My group and I were in Casco Viejo in la Ciudad de Panama - the jumping off point for my month-long exploration of the Republic of Panama.
We decided to turn back the other way and get to bed early, before the sun went down. We did a quick loop of the market square and threw together a dinner from items bargained from street vendors - a coconut, green beans, mangoes, guanabana, and some chicken, white rice, and cow stomach from a local carneria.
Because of the remoteness of the location, we had contacted Germain of Cartí island to bring us out. I had spoken with him several times via spanish email, and once by phone, but we still did not know if he himself would be picking us up. It turned out that our 4x4 ride was simply somebody he hired to come pick us up.
The ride was dark for a good amount of time, but conversation flowed surprisingly smoothly between us, practicing our Spanish, and the driver, practicing his English. The landscape soon lit up with the rising sun, changing from shades of grey to every color of green. We were well into the middle of a tropical rainforest.
We eventually reached the Kuna Yala border, where we had our passports checked before entering the region. From that point, we began to descend down steep slopes to the Atlantic Ocean. From the Pacific to Atlantic had taken us about four hours ... and a lot of elevation.
We arrived at the port of Cartí, where a short, very stout dark skinned Kuna introduced himself: "tú debes ser Marshall - me llamo Germain, beinvenidos". He lead our group of severely confused gringos around the port for a while as we got our stamps and paperwork done (which basically consisted of paying a few dollars) and he got the boats ready.
Once getting on the boats, however, everything became pure bliss. We shot out into a sea of crystal-clear blue waters and pristine white sand beaches. Eventually, we made it to the island of Cartí - the biggest and most populated island in Kuna Yala, which can be circumnavigated on foot in about 30 minutes. The island had not an inch of open space on its shoreline - EVERYTHING was consumed by the myriad of types of hand-constructed docks. On the island itself, small corrugated tin roofs were held up by wooden stakes to make wall-less shelters, and narrow dirt alleyways lead the way between each of the shelters. Underneath the shelters, Kuna women swung in hammocks strung between the wooden stakes and sewed. A few of the larger shelters had real walls, making them more resemble houses, and Germain's house was constructed with heavy stakes and included an upstairs, complete with two hammocks and a few beds where we would stay.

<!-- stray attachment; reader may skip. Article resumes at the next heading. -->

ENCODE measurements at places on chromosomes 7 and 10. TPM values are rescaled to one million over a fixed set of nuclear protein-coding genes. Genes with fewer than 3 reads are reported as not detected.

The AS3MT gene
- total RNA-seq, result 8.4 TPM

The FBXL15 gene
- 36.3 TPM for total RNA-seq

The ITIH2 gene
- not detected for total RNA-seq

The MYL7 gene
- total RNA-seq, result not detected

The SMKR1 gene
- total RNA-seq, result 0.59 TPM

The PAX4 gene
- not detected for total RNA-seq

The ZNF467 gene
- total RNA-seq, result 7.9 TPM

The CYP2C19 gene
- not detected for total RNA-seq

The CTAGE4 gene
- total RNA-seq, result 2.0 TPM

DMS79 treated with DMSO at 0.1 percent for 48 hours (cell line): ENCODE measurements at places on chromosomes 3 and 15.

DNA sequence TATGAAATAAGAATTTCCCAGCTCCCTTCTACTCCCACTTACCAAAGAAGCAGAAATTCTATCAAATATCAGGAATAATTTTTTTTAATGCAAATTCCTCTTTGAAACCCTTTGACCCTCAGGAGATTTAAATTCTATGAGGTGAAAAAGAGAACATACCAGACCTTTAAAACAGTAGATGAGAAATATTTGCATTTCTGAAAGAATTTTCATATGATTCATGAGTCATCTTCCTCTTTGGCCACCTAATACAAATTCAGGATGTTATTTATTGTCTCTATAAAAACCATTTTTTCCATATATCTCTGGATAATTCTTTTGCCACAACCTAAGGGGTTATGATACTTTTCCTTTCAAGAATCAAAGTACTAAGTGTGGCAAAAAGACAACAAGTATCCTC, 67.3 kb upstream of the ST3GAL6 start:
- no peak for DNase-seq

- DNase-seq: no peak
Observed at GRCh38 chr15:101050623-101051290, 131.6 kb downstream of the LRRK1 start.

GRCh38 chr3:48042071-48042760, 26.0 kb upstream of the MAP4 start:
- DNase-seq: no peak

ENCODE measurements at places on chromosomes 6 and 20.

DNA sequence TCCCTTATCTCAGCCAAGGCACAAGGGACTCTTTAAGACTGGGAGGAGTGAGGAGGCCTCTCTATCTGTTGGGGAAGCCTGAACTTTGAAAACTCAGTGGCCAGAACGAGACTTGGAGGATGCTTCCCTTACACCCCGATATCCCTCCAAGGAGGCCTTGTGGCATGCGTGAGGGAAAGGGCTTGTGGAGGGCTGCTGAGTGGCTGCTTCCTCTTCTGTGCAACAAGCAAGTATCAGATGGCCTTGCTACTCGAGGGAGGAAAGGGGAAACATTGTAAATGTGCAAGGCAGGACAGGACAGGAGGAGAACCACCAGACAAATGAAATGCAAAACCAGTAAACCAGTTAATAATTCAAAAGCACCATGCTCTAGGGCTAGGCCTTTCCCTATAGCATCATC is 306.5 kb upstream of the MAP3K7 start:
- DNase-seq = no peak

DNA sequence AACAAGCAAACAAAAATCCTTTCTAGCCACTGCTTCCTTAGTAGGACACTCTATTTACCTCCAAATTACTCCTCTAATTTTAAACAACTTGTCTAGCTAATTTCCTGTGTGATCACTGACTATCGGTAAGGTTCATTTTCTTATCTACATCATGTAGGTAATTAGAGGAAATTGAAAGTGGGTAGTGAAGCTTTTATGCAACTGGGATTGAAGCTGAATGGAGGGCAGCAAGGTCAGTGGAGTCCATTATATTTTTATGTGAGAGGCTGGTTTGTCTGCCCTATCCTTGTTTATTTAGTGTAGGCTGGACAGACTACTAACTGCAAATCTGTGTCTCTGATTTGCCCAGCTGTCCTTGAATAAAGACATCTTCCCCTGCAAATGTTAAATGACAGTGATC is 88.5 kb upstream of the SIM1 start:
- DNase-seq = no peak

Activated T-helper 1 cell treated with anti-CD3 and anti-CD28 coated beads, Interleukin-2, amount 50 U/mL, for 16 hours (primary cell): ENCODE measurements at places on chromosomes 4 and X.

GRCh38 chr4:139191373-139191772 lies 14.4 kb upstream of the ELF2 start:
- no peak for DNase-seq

After eating, we would head out on the boats to various islands. Most of the Kuna work during this time - the women sew and men usually either go fishing for dinner or, for the few like Germain who have decided to profit on the tourist industry, drive tourists around entertaining them. As tourists, all we did during this time was play on beautiful beaches, free dive, and have intense beach olympics.
After dinner, there was usually a bit of time for napping before the evening's festivities.
Later in the day, Germain picked us up in the boat and took us back over to Isla del Perro, where Jason was well on his way to becoming best friends with some Kuna children. He picked right back up where he left off and started a game of soccer. Of course, two coconuts marked the goalposts. I cheered for one of the Kuna boys, Mario, who we named 'Underwear Boy' due to his only choice of clothing, ever.